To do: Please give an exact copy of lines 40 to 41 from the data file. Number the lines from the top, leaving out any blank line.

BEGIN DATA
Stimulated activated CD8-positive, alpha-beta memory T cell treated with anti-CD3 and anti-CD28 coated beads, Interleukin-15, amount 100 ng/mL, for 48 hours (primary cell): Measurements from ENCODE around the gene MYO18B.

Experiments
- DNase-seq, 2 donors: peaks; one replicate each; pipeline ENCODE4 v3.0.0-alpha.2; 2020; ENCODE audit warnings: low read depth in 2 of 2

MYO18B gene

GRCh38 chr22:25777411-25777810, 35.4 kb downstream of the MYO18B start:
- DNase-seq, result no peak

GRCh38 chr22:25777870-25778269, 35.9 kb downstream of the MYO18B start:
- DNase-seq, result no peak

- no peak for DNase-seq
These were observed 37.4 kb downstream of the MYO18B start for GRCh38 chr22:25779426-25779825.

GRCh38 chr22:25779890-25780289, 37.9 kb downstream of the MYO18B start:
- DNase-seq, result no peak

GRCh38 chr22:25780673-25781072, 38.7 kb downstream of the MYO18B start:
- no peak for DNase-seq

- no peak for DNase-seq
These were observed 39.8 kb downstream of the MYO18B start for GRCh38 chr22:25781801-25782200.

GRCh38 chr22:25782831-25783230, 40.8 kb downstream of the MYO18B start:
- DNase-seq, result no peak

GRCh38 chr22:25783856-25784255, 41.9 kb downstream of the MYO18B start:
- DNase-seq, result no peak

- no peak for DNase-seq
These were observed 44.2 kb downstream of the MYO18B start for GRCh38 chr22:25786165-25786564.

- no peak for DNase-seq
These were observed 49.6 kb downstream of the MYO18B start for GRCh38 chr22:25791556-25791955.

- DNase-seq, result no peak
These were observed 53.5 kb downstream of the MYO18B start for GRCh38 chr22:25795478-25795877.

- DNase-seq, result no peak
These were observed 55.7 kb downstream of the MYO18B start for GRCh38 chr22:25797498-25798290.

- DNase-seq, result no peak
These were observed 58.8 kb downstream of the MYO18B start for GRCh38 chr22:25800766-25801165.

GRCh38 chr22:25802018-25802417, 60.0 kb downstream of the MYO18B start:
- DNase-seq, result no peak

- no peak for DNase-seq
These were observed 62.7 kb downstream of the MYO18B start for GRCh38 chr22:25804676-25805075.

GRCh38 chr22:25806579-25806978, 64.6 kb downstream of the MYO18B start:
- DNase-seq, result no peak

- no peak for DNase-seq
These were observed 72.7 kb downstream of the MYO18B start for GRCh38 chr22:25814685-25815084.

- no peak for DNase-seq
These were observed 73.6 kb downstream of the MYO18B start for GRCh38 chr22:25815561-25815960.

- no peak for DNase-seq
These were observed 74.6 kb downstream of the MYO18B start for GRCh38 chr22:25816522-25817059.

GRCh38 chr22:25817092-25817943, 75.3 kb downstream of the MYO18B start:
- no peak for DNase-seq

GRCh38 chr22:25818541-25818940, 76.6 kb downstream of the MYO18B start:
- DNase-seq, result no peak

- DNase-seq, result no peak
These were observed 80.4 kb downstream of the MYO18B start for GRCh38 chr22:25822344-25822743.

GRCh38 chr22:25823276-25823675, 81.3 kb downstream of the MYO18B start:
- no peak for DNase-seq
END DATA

These were observed 73.6 kb downstream of the MYO18B start for GRCh38 chr22:25815561-25815960.

- no peak for DNase-seq